Washingtonian restaurant critic Ann Limpert says the trek to suburbia is worth it, thanks to chef Jason Maddens’ potato skins topped with sous-vide chicken, mozzarella, and buttermilk dressing and goat-sausage corn dog and the cocktails (she likes the minty bourbon-and-peach refresher). “These kinds of restaurants and this caliber of chef—have until now been in short supply in Ashburn,” she writes, of the Central alum and his “handsome, window-wrapped dining room.” For starters, go with the tuna niçoise salad, which comes with tomato confit, herbed aïoli, and olive tapenade. Grits “beautifully” highlight seared scallops alongside chorizo and pickled fennel stalks. (Skip the underseasoned fried oysters, though, she says.) For the main event, the duo of chicken “shows off Maddens’s split personality” (on one side, it’s a “perfectly roasted” bone-in chicken breast, and on the other, there’s a crunchy fried leg). Meanwhile, the grilled bavette steak — as flavorful as flank — is “nearly upstaged” by a bowl of yuca tossed, Mexican-street-corn-style, with aïoli and cotija cheese. During one trip, she had a “stale-tasting” gluten-free brownie sundae, she notes.
Duck Duck Goose
Washington Post restaurant critic Tom Sietsema gives two stars (“good”) to this Bethesda restaurant. He’s instantly impressed by the roasted Japanese eggplant appetizer: “a slender purple vessel for yogurt kissed with lemon zest and accents of scarlet Fresno peppers, breezy mint and pistachios.” The bronzed scallops with Israeli couscous is also a good call. As is the aged duck, accompanied by glazed beets and a beet puree. He's also into the ratatouille with a colorful spiral of grill-singed zucchini, yellow squash, eggplant and tomato. He notes its chef and owner Ashish Alfred has quite the resume, coming from New York’s famed French-themed Daniel and the Italian-inspired Lupa. Fish fans should order the branzino, “elevated on creamy white beans and finished with celery leaves,” while the cauliflower “steak” on a smoked date puree should get vegetarians salivating. For lunch, there’s a “terrific” steak sandwich with twice-fried frites “as good as any around” (the rotating soup, salad and half-sandwich for $14 is a great deal, he adds). Misses include the thinly sliced, grill-striped foie gras (“a ringer for a flap of tire”) and the “dull cream puffs and the chocolate sauce” for dessert. A better ending is the two-toned white chocolate pot de crème, made by chef de cuisine Carson Schneider, a Mirabelle alum.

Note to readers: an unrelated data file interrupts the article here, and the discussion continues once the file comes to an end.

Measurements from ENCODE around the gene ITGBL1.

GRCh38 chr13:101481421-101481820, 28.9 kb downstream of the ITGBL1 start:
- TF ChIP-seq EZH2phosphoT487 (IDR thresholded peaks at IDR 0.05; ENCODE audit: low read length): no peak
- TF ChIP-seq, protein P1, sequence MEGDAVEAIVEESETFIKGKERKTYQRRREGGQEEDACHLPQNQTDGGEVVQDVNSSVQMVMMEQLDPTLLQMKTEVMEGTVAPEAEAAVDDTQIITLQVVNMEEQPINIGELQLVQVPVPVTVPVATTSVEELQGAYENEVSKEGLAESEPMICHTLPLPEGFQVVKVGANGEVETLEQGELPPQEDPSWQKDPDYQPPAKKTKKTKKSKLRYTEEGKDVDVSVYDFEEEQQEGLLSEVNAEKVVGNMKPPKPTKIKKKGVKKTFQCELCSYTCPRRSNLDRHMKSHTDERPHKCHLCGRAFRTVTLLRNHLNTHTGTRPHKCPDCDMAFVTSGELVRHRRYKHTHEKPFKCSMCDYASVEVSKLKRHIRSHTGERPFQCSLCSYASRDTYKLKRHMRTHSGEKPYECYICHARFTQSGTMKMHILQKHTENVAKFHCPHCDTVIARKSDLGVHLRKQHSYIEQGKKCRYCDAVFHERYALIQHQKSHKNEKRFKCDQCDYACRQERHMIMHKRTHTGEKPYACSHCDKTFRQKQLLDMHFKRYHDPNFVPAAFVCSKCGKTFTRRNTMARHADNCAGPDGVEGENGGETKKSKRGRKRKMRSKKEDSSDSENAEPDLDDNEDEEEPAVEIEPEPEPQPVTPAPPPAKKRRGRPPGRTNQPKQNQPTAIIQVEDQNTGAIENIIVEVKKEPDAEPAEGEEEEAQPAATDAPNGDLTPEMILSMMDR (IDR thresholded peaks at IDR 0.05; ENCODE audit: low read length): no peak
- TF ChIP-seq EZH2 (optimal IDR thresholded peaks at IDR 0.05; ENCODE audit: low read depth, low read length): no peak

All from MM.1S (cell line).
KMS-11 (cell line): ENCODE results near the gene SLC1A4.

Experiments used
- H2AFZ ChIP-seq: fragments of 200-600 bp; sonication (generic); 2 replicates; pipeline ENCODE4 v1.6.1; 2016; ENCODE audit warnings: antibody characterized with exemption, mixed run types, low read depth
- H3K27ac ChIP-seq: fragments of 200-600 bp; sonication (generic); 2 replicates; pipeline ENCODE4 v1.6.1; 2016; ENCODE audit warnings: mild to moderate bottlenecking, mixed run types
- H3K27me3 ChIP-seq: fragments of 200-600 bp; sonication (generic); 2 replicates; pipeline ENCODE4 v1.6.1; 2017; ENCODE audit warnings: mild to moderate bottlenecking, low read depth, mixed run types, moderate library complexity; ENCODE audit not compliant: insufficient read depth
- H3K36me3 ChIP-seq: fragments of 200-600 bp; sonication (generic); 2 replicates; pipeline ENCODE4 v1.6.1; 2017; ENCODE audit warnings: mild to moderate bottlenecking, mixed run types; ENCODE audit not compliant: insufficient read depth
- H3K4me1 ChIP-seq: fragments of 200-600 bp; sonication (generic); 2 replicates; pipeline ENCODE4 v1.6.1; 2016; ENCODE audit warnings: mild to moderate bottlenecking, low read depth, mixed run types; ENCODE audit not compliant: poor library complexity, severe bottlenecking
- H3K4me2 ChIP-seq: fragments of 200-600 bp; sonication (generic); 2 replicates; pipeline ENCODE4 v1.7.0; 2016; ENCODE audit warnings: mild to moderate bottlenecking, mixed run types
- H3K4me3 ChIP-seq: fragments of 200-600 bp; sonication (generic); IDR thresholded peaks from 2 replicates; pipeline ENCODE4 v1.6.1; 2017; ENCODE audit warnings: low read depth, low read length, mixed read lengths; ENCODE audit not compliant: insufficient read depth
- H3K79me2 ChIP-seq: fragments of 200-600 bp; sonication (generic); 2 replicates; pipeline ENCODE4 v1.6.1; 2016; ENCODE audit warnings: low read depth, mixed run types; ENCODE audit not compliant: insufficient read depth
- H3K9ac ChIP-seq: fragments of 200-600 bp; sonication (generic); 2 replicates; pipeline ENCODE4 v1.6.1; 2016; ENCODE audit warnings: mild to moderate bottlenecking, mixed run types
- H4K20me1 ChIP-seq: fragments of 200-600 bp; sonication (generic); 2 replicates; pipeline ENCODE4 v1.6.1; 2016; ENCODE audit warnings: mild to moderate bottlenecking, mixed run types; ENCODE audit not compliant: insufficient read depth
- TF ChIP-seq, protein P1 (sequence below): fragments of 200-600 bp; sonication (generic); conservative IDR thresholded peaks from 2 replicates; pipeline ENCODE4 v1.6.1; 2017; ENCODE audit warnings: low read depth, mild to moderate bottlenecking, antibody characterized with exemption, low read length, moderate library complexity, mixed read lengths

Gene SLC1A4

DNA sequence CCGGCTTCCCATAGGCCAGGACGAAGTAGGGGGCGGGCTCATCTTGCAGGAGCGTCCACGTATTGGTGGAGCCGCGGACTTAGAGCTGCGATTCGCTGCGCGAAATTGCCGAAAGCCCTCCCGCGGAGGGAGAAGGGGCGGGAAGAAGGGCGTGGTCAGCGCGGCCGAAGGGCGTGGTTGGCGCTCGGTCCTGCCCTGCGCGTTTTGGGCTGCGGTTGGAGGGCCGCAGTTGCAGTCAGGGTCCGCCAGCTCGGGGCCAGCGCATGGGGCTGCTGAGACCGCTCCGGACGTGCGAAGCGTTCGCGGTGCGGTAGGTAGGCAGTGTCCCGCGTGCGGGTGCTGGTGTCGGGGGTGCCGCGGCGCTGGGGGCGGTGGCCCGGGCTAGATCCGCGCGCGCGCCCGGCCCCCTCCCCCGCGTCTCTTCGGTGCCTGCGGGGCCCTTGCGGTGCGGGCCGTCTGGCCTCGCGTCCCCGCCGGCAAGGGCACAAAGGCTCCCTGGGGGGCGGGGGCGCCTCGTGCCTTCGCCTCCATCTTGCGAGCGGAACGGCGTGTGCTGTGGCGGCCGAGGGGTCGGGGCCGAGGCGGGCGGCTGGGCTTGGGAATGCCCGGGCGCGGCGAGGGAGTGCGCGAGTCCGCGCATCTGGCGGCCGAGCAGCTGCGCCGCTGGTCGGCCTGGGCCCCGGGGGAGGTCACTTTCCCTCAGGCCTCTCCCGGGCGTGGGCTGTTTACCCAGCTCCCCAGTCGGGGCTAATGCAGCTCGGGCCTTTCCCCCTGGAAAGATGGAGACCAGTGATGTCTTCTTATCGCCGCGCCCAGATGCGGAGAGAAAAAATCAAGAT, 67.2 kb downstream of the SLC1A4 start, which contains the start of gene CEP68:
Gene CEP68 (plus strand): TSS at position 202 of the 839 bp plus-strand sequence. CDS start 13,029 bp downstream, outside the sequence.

Ethnic Dining Guide author Tyler Cowen brands the McLean restaurant as the “best Chinese food in Virginia right now,” with hits that include spicy fish with potato and lotus root, dan dan noodles, and Chairman Mao pork belly. There’s also a good selection for vegetarians, he says. It’s an underrated restaurant, he decides, complete with a private dining room and a decor worthy of business meetings.
Despite being hard to find in Eden Center, Northern Virginia Magazine contributor Rina Rapuano says “it’s still fairly impossible not to love Kao Sarn.” The “adorably tiny and modern” Thai restaurant gives off an “amazing aroma” of fish sauce, garlic, and fresh herbs, she writes, and chef Arin Lapakulchai makes “well executed” versions of Thai classics during every visit. Winners include chicken curry puffs and a “pungent, spicy” green papaya salad. She also feasted on “outstanding” slices of creamy-centered eggplant stir-fried with ground pork and basil in a garlic-chili sauce. Another go-to order is the spicy Chinese broccoli with crispy pork belly in a rich brown sauce; go with the option of a fried egg on top, she writes.